Research from 2018 suggests that the Gospel of Marcion may have been the original two-source gospel based on Q and Mark.[25]

As the first gospel[edit]

The Marcion hypothesis proposed by Klinghardt (Das älteste Evangelium und die Entstehung der kanonischen Evangelien,[b] ch. IV, p. 193).

In his 2014 book Marcion and the Dating of the Synoptic Gospels, Markus Vinzent considers, like Klinghardt, that the gospel of Marcion precedes the four gospels (Matthew, Mark, Luke, and John). He believes that the Gospel of Marcion influenced the four gospels. Vinzent differs with both BeDuhn and Klinghardt in that he believes the Gospel of Marcion was written directly by Marcion: Marcion's gospel was first written as a draft not meant for publication which was plagiarized by the four canonical gospels; this plagiarism angered Marcion who saw the purpose of his text distorted and made him publish his gospel along with a preface (the Antithesis) and 10 letters of Paul.[26][27][28]

The Marcion priority also implies a model of the late dating of the New Testament Gospels to the 2nd century - a thesis that goes back to David Trobisch, who, in 1996 in his habilitation thesis accepted in Heidelberg,[29] presented the conception or thesis of an early, uniform final editing of the New Testament canon in the 2nd century.[30]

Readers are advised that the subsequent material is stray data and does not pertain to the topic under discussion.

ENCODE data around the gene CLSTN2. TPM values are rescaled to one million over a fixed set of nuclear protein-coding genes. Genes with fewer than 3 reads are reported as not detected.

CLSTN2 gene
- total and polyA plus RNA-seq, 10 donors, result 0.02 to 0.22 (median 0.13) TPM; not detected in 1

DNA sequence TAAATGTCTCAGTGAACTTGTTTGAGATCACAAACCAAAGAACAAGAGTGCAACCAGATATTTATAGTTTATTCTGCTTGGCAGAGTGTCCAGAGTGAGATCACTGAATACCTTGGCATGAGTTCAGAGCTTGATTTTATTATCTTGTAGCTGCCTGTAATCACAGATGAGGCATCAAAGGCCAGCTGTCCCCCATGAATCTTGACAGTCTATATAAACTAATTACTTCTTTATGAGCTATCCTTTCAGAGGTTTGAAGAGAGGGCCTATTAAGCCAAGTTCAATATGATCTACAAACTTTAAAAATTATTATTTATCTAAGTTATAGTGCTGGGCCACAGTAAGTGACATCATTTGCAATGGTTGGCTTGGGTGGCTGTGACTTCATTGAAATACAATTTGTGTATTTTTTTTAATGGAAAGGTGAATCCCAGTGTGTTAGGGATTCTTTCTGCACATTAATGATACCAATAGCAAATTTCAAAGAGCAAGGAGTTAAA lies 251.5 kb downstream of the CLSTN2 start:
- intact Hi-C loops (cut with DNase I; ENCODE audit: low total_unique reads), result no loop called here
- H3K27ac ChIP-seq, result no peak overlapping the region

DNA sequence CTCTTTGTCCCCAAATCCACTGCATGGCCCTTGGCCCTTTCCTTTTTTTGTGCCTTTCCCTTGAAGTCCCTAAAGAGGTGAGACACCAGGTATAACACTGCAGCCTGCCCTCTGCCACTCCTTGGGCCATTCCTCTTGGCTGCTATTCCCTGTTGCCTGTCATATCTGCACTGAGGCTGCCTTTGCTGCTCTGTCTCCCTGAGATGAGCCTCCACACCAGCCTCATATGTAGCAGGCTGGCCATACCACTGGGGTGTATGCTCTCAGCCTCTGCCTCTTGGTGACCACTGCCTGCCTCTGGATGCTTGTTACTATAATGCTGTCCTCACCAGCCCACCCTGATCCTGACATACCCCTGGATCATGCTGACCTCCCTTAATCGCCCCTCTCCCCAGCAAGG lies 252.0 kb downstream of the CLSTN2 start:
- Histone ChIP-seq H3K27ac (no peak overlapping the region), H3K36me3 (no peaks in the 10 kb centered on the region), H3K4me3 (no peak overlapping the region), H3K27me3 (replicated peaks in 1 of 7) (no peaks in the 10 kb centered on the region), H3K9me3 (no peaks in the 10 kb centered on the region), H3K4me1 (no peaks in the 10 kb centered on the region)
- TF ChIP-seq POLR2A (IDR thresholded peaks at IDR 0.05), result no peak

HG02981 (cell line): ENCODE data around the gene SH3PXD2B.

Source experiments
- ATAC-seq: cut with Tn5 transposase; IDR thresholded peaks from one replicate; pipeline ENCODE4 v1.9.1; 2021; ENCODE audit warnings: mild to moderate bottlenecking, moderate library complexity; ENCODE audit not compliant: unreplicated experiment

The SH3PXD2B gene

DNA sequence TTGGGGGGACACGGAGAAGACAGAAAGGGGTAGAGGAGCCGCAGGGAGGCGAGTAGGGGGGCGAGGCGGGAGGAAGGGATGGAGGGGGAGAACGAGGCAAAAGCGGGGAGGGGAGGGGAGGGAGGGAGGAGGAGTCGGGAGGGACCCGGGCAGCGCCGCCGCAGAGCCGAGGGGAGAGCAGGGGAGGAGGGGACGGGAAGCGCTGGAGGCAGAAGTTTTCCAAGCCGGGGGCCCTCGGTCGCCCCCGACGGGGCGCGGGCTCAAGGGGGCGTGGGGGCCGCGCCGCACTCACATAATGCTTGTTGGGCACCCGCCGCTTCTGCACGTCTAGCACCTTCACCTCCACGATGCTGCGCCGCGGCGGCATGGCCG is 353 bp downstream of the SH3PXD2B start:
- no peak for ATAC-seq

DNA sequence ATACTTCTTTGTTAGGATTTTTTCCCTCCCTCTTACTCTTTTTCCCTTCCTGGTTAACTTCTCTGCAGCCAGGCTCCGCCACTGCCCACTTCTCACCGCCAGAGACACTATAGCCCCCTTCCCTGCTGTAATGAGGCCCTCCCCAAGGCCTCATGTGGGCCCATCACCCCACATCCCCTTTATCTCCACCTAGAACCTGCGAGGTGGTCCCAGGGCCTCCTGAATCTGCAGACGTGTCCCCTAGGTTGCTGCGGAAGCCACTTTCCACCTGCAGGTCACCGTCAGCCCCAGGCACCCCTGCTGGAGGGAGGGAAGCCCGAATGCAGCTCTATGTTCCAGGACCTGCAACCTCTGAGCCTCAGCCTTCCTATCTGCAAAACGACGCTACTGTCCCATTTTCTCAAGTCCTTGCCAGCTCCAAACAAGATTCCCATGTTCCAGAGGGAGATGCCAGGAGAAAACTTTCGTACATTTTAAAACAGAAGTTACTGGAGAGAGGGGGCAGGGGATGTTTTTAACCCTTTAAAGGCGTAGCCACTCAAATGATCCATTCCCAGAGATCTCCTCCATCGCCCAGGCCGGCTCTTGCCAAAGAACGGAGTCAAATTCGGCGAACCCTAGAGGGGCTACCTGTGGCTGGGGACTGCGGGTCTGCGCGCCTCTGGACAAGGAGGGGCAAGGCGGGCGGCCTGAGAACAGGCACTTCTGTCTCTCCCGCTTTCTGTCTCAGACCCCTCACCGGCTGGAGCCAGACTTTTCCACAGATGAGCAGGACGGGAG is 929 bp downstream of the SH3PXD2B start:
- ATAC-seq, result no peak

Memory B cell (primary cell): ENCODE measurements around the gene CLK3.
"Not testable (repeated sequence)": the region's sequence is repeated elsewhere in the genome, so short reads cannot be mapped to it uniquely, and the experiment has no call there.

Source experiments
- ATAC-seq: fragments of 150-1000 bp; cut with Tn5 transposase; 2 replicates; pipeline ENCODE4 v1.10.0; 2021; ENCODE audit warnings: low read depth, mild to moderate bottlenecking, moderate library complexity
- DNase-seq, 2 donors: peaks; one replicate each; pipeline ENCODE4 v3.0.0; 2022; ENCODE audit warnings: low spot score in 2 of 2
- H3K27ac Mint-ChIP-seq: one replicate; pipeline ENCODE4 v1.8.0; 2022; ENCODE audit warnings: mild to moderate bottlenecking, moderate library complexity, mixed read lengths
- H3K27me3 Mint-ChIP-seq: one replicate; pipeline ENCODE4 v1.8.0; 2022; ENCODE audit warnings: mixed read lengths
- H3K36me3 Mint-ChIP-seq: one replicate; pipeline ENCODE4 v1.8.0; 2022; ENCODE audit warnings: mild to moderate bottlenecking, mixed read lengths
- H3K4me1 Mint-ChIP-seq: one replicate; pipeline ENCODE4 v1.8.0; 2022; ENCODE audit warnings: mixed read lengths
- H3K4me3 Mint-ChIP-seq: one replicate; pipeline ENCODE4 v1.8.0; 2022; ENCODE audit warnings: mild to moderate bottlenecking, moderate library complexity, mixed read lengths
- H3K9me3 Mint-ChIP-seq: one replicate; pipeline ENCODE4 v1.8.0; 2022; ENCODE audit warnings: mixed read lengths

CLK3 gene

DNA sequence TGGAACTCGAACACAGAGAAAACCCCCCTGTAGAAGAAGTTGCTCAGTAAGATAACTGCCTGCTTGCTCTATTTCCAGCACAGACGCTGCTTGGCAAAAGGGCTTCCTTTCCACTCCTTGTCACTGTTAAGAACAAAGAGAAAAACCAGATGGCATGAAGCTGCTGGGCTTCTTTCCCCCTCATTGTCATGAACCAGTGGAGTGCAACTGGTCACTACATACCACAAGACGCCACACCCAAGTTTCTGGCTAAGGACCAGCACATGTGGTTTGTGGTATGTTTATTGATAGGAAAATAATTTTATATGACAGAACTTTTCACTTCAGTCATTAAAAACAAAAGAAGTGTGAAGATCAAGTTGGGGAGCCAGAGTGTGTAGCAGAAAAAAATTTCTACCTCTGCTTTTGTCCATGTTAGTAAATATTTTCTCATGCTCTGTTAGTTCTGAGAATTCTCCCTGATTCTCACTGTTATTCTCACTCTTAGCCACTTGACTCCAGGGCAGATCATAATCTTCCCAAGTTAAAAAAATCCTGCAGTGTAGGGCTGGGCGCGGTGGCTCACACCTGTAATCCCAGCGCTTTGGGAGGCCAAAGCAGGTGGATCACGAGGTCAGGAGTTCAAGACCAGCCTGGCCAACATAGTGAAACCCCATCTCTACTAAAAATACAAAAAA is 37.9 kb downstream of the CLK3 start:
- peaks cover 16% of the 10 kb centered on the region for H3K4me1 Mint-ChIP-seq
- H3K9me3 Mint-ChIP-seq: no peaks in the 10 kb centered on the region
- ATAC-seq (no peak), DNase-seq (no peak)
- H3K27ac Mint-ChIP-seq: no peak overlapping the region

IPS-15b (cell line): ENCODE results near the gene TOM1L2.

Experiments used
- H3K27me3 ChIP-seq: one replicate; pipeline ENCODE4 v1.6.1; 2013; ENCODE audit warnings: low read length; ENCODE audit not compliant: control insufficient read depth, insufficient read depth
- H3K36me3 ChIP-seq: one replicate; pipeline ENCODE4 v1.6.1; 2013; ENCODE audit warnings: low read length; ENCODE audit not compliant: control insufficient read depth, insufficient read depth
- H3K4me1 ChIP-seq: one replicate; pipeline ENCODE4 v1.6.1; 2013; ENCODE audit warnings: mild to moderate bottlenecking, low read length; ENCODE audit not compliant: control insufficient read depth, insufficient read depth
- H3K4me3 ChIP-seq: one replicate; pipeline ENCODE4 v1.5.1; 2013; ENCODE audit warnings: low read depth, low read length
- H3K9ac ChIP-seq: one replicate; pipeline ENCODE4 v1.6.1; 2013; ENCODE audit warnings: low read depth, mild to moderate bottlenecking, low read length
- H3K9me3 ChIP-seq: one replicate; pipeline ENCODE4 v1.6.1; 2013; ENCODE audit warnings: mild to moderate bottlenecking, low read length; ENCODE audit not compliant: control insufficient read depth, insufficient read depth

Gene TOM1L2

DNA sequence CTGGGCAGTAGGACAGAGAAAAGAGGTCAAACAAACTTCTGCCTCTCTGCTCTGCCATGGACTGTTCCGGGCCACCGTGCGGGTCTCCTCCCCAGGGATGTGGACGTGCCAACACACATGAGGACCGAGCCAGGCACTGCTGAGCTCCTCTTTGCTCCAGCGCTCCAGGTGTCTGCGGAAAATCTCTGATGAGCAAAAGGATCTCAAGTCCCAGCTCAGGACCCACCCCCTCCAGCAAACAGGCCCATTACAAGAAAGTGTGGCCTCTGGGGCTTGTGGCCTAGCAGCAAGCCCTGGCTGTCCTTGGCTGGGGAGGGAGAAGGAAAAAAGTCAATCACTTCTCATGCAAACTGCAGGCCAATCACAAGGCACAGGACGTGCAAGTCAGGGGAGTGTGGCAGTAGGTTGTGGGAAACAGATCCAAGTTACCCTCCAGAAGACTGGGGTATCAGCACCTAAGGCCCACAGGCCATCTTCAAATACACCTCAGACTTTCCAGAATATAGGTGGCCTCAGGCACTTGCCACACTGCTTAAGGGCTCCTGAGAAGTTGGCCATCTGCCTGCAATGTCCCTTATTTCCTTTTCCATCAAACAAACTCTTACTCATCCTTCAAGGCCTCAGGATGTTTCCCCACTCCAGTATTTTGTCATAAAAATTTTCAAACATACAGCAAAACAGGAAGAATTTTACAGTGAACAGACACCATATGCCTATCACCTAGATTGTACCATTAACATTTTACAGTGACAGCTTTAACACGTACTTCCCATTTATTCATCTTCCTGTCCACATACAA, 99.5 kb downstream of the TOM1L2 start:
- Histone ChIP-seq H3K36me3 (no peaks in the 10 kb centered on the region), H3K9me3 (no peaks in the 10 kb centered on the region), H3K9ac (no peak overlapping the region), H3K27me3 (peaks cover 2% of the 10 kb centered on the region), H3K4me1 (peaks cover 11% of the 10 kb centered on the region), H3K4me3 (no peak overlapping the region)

Notes[edit]

  1. ^ "In the opinion of John Knox, the evidence of different exposures of Luke and the Evangelion to harmonizing textual influence means that the derivation of either text directly from the other seems to be ruled out on strictly textcritical grounds—in other words, both the Patristic Hypothesis and the Schwegler Hypothesis are historically impossible"[22]
  2. ^ Translated as Klinghardt, Matthias (2021). The Oldest Gospel and the Formation of the Canonical Gospels. Biblical Tools and Studies, 41. 1 & 2. Leuven: Peeters Publishers. ISBN 978-90-429-4310-0. OCLC 1238089165.

See also[edit]

References[edit]

  1. ^ Clivaz, C., The Angel and the Sweat Like 'Drops of Blood' (Lk 22:43–44): P69 and f13, HTR 98 (2005), p. 420
  2. ^ Roth, Dieter T. (2015). The Text of Marcion's Gospel. Brill. ISBN 978-90-04-24520-4.
  3. ^ Roth, Dieter T. (2015-01-01). 6 Epiphanius as a Source. Brill. ISBN 978-90-04-28237-7.
  4. ^ Tertullian, Adversus Marcionem 4.7.1
  5. ^ Epiphanius, Panarion 42.11.4
  6. ^ a b BeDuhn, Jason. "The New Marcion" (PDF). Forum. 3 (Fall 2015): 163–179.